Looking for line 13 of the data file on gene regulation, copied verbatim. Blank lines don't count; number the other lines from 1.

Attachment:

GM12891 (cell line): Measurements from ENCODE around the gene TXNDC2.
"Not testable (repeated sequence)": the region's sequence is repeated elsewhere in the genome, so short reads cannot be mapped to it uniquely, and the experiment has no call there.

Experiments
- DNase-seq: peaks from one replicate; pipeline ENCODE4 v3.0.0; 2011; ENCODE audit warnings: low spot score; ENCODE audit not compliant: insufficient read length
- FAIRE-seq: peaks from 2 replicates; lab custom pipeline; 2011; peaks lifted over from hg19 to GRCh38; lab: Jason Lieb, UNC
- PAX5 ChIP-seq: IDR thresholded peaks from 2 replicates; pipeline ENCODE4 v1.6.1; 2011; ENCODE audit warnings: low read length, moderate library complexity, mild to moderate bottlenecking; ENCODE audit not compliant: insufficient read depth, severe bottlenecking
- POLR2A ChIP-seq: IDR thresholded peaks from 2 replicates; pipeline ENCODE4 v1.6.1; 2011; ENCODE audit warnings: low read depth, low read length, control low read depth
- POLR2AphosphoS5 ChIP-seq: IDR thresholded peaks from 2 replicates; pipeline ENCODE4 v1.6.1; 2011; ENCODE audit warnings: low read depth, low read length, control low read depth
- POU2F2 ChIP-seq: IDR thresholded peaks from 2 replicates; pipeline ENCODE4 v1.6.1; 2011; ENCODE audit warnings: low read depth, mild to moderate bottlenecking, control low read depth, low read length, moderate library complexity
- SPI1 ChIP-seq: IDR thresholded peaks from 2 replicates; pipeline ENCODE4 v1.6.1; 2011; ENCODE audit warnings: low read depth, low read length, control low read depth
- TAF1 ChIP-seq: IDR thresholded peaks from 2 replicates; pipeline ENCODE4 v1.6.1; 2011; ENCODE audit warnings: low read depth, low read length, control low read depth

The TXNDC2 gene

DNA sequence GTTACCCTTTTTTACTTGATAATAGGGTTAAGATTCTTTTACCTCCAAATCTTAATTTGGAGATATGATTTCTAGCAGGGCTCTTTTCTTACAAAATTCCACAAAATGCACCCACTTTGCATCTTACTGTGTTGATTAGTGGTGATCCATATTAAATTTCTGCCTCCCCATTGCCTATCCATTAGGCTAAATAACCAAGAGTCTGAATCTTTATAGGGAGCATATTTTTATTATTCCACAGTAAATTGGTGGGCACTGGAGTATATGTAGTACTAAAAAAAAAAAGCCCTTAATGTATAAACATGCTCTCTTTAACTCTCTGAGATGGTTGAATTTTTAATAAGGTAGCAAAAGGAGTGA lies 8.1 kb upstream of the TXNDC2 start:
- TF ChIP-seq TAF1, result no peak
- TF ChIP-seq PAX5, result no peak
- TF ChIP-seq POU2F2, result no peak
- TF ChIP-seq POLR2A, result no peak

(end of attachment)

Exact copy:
DNA sequence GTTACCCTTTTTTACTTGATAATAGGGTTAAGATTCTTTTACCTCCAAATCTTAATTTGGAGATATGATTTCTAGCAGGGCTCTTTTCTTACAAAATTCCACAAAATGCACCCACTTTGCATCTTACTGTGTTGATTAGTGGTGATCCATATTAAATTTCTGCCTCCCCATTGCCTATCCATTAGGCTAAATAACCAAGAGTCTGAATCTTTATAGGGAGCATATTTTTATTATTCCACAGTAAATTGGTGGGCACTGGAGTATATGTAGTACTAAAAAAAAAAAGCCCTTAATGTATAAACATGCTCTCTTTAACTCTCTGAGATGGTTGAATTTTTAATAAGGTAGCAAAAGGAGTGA lies 8.1 kb upstream of the TXNDC2 start: